at home or on your property. Protect yourself and those around you from injury by contacting 811. Not only is it the law, but knowing where pipelines and underground utility lines are buried prevents unintentional damage, service interruptions, potential fines and costly repairs. You must contact 811 every time, even if you have done so previously for a similar project, as the depth of utilities can vary, and there may be multiple utilities located in the same area.

Contacting 811

When you contact 811, information will be collected about your digging plans, and local pipeline and utility companies will be notified about your project. Representatives will be sent to mark the approximate location of underground utilities using color-coded paint, flags or stakes. If there are no underground utilities in the area, they will mark “clear.” The advance notice required to have underground utilities marked varies by state, although

most require 48 to 72 hours (excluding weekends, holidays and the day the call was made). You can find state-specific information or place an online request to have utilities marked at call811.com.

Project Planning

—Regardless of the depth of your digging or your familiarity with the property, always contact 811 before starting a project that involves digging. —If a contractor has been hired, confirm they have done so. Don’t allow work to start until all utilities have been marked. —After you have waited the required time for markings, if utilities have not been marked, you must contact 811 again to check the status of your request before digging. Also confirm whether the markings have an expiration date and when they will need to be re-marked. —If your project is located near the paint, flags or stakes, contact the underground operator for the specific steps you should take. Protect your safety, the safety of the community and the environment by digging with care.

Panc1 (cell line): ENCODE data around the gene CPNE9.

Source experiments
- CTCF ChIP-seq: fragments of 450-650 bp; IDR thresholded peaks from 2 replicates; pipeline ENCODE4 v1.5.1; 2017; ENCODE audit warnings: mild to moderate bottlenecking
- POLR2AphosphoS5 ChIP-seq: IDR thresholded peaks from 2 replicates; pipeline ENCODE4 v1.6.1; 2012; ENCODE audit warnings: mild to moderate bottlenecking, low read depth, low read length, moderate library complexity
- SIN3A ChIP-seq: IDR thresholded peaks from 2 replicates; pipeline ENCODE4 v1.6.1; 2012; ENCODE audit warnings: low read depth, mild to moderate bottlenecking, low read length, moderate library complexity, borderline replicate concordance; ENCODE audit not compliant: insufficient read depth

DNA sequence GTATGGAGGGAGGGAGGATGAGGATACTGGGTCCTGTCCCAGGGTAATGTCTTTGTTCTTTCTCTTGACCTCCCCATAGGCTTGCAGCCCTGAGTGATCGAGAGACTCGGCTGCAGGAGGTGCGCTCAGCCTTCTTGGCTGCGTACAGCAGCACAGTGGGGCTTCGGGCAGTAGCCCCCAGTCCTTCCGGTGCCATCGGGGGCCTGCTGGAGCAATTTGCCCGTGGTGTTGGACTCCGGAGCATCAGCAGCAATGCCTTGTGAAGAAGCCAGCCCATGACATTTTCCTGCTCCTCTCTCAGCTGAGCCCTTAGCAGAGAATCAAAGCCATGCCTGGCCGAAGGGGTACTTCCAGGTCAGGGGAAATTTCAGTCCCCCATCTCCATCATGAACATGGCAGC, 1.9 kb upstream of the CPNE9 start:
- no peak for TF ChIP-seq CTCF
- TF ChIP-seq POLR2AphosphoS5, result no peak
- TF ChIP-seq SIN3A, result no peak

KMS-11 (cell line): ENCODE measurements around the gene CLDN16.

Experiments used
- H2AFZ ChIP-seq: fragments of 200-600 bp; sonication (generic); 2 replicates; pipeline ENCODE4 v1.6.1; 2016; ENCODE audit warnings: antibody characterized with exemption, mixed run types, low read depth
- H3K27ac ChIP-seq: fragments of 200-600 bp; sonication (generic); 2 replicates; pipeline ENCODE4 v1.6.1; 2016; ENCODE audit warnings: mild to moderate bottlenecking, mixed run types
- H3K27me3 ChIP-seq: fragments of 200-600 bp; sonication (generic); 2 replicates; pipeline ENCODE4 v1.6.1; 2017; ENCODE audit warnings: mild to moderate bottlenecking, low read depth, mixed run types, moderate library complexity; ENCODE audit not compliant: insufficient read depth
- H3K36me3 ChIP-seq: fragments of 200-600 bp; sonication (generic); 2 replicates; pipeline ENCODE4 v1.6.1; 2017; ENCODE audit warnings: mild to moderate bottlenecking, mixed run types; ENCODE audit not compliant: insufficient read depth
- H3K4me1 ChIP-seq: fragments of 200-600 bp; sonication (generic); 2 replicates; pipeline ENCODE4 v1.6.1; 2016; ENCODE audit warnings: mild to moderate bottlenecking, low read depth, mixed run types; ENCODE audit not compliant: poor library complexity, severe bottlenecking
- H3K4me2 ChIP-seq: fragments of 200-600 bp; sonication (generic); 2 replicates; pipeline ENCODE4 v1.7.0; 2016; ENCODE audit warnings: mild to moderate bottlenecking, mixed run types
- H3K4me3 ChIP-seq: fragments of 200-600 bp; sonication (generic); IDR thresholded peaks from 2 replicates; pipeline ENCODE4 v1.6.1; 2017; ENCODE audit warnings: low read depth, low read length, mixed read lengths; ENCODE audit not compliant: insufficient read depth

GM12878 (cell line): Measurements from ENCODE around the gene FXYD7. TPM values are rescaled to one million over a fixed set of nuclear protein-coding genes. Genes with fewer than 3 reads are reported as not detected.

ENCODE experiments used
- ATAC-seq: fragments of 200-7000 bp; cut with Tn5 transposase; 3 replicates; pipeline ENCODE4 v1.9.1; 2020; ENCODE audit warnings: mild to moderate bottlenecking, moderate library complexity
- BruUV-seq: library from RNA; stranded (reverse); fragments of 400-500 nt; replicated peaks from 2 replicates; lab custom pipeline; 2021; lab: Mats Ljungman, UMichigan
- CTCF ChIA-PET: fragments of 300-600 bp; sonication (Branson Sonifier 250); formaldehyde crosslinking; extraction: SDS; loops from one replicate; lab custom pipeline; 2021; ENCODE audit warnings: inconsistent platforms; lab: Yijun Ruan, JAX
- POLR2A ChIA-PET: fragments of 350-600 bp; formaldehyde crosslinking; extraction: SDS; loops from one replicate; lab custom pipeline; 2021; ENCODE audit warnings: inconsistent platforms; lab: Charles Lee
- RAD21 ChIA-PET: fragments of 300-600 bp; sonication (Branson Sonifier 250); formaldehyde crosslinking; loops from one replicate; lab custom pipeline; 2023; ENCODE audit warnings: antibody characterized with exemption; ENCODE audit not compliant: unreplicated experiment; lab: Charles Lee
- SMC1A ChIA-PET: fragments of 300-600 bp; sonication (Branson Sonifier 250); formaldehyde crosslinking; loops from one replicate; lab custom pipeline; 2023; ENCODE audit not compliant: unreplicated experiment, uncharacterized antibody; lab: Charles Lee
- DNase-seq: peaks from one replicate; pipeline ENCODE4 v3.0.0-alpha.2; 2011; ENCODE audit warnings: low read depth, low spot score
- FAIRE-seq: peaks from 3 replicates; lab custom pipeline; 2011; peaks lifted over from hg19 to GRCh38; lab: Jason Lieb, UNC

StatePoint

A CLEAN kitchen is vital to safe and healthy food preparation.

7 helpful hints for quick kitchen cleanup

Top things every renter should know (StatePoint) — Renters may be free of some of the concerns and responsibilities of homeownership, but there are a few considerations they should make for financial security and greater peace of mind.

Read your lease

Whether you’re moving in to a new place or have been occupying your unit for some time, knowing the ins and outs of your lease is crucial. Be sure there will be no curveballs or surprises that you have not accounted for in your budget.Is your rent subject to an increase? By how much and how often? Cross-check local regulations to ensure rent increases are in accordance with the law. Read your lease in order to get a handle on what your responsibilities and rights are as a tenant.

Get renters insurance

Many apartment communities require renters to carry personal liability insurance to cover the property and surrounding structures as a result of damage caused by the renter. This cover-